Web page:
The geometric configuration of the cannula connection to the left ventricular (LV) apex was studied with respect to several characteristics defining functionality and compatibility. The authors had previously determined, through in vivo studies in sheep, that the design of the cannula used with a dynamic blood pump for LV circulatory support can significantly affect the hemodynamics by improving both the bypass flow rate and the fluid dynamics within the ventricle. The tip of the cannula can aid in preventing wall to wall ventricular collapse, as well as septal shift, due to reduced LV pressure. Proper surgical placement of the cannula with respect to the endocardial surface of the LV can also be simplified by the tip geometry. To investigate the anatomic interaction and fluid dynamics of apical cannulation, transparent compliant casts of bovine LVs were fabricated for in vitro flow visualization. Two different heart geometries were cast, end systolic and end diastolic. The latter was fitted with a pericardial mitral valve and pressurized in a pulsatile fashion to simulate the wall movement of a beating heart. The internal flow and anatomy were visualized with fluorescent particle tracking velocimetry. These studies were performed with conventional cannula tips, as well as a novel, trumpet mouth cannula. The visualization clearly shows the dramatic differences in flow between the geometries tested, and strongly advocates a trumpet mouth design. This novel tip demonstrated excellent placement, beneficial stenting, and improved blood flow by reducing apical stasis and recirculation. Ongoing evaluation of these and future geometries include the application of in vitro endoscopy, quantitative velocimetry, and extension to dilated human ventricles.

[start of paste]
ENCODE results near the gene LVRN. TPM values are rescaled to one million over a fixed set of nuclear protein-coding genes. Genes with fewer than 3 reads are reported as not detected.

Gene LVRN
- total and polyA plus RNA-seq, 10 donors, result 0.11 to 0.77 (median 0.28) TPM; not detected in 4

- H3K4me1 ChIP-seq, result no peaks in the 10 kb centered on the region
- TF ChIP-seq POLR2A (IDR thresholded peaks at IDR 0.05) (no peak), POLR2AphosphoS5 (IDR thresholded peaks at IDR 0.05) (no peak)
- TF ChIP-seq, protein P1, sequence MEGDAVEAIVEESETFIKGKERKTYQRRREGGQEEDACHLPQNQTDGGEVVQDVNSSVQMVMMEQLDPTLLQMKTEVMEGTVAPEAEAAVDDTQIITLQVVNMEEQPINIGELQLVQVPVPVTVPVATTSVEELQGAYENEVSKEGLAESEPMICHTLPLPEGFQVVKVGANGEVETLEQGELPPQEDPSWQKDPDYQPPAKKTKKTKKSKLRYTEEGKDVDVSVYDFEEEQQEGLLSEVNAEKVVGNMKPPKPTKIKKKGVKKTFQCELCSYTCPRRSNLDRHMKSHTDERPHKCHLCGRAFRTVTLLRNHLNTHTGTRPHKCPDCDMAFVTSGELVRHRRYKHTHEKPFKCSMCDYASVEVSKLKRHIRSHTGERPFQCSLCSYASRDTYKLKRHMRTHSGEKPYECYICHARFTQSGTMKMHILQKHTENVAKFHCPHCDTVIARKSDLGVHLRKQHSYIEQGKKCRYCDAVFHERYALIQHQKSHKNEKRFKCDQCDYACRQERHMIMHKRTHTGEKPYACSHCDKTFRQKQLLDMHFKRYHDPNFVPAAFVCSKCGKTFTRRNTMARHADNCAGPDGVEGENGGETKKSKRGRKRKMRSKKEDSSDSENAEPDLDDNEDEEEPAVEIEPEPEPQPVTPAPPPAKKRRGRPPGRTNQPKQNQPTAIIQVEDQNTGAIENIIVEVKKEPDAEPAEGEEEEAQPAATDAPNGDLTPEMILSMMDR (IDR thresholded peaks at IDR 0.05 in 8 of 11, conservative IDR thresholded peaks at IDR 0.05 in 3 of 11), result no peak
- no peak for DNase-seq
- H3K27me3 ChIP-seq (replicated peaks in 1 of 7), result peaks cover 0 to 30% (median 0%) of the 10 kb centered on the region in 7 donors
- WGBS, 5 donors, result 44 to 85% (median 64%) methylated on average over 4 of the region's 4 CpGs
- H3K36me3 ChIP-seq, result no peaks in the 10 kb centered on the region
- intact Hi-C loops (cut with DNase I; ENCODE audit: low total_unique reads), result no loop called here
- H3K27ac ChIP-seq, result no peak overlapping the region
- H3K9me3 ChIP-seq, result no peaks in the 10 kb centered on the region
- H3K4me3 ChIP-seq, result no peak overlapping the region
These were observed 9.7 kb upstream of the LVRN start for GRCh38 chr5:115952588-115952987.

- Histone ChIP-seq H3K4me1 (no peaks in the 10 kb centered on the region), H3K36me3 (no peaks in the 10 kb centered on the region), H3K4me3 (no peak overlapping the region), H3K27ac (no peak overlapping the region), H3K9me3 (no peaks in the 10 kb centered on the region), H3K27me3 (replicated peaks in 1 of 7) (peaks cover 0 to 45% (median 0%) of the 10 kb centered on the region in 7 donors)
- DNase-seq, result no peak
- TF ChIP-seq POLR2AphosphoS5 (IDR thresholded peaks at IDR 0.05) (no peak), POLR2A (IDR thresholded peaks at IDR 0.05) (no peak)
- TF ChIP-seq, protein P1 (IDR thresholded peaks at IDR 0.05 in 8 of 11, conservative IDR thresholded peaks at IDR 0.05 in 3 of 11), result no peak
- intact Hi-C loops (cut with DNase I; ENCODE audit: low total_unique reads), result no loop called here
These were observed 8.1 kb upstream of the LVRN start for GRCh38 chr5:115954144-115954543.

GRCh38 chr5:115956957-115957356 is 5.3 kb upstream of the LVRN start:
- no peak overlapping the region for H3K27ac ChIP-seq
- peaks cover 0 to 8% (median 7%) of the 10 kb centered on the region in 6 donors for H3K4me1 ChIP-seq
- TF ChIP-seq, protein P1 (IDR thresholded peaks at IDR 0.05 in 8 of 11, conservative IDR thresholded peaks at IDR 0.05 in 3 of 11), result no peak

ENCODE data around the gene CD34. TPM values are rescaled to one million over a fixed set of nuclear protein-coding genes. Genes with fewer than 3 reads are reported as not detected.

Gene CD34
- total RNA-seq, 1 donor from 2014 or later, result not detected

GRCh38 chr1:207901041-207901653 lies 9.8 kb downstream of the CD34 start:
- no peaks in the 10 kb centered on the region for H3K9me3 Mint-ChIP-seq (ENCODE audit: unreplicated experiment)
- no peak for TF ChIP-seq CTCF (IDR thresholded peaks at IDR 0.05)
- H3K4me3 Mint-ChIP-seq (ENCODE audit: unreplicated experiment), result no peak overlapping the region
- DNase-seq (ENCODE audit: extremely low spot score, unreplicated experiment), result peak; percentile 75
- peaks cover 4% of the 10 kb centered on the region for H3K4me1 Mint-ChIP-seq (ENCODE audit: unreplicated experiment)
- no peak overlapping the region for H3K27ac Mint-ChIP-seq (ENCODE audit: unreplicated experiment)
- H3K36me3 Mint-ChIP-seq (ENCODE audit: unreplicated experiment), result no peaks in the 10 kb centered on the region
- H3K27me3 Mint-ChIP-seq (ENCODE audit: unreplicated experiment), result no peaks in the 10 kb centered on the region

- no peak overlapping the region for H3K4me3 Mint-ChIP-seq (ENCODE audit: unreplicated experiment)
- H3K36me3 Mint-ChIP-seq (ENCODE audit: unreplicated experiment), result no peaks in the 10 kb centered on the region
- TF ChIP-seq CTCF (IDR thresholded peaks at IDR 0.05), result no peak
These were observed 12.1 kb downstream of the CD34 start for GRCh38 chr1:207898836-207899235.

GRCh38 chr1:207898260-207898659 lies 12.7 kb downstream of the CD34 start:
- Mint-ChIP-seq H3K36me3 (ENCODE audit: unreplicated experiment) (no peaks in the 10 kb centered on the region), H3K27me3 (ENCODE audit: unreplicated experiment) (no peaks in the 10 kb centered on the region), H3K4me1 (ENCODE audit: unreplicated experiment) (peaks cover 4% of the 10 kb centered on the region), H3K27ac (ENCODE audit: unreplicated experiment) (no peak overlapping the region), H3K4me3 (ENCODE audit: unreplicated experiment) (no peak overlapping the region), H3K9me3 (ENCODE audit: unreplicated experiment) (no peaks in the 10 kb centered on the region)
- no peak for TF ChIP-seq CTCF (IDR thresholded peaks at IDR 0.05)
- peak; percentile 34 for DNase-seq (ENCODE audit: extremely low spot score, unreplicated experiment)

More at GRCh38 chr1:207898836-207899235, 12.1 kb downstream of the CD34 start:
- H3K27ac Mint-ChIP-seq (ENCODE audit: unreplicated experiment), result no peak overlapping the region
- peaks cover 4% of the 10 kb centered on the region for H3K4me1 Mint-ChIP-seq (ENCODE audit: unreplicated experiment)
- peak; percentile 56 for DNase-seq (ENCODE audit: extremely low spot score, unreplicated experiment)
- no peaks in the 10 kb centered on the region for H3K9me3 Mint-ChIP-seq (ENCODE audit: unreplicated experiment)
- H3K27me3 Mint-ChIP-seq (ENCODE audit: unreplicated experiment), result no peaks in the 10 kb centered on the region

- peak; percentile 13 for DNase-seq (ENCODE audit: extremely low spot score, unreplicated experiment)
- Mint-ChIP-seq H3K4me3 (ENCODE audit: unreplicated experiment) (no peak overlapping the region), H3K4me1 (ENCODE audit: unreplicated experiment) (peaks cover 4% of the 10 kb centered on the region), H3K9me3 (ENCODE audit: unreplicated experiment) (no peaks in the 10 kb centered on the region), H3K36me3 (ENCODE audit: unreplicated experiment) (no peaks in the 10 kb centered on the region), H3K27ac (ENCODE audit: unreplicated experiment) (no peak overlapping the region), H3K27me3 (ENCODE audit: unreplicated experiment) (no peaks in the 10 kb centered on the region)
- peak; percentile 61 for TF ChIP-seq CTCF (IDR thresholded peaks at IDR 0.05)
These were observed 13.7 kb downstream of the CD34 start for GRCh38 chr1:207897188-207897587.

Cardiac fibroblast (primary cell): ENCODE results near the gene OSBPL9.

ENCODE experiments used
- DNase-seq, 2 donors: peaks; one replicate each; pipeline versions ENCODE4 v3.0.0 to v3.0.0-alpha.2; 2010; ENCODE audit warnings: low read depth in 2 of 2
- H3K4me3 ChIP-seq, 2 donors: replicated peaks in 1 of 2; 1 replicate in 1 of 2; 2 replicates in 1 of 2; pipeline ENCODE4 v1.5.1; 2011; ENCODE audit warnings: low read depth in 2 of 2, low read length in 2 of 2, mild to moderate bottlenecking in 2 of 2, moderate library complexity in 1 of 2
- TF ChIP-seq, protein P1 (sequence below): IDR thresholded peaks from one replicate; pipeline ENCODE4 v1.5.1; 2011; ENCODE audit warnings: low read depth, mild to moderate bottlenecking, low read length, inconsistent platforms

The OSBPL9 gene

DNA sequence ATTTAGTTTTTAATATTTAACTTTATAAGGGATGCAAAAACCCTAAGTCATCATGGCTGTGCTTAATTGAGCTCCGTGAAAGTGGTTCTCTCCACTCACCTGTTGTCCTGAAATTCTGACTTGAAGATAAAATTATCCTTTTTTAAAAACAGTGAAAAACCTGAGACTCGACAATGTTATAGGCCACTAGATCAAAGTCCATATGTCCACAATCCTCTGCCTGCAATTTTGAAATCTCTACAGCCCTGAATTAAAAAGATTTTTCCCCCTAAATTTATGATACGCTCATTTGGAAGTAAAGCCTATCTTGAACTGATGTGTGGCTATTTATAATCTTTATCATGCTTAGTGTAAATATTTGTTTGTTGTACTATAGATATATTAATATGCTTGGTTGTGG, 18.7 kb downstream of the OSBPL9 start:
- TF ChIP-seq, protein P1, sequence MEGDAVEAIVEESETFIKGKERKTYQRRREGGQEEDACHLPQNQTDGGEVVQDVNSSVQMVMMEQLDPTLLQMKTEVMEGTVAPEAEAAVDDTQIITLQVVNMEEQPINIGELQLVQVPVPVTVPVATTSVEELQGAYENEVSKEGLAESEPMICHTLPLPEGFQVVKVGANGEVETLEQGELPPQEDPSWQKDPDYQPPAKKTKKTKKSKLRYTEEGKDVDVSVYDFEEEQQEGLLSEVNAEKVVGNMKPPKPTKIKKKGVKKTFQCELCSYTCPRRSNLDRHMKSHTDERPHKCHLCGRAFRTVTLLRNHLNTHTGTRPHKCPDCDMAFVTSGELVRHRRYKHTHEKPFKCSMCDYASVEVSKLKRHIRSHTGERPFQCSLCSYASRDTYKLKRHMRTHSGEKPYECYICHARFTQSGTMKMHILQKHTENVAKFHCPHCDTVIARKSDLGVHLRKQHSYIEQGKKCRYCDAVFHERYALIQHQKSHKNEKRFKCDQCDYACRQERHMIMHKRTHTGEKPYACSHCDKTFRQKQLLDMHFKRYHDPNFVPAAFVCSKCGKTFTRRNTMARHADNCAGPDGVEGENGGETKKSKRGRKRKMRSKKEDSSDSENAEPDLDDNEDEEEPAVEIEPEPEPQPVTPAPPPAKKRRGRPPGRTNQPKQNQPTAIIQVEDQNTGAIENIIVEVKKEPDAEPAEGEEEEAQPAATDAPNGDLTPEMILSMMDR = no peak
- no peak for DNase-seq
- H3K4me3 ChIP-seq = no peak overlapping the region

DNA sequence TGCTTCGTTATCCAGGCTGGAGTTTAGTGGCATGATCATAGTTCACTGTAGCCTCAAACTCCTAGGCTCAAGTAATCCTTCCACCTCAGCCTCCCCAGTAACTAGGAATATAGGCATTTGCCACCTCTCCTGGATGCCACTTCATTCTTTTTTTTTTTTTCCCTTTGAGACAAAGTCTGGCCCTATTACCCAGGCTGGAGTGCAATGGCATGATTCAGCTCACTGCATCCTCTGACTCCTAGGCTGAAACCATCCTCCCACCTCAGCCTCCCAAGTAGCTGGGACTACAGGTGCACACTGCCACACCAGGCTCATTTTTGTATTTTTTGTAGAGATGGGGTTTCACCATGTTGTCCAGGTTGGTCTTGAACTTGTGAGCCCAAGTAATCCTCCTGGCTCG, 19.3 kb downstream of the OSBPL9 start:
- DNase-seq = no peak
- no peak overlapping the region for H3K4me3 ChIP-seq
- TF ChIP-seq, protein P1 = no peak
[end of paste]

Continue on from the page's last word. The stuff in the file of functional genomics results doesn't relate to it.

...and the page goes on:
Copyright © 1998 by the American Society for Artificial Internal Organs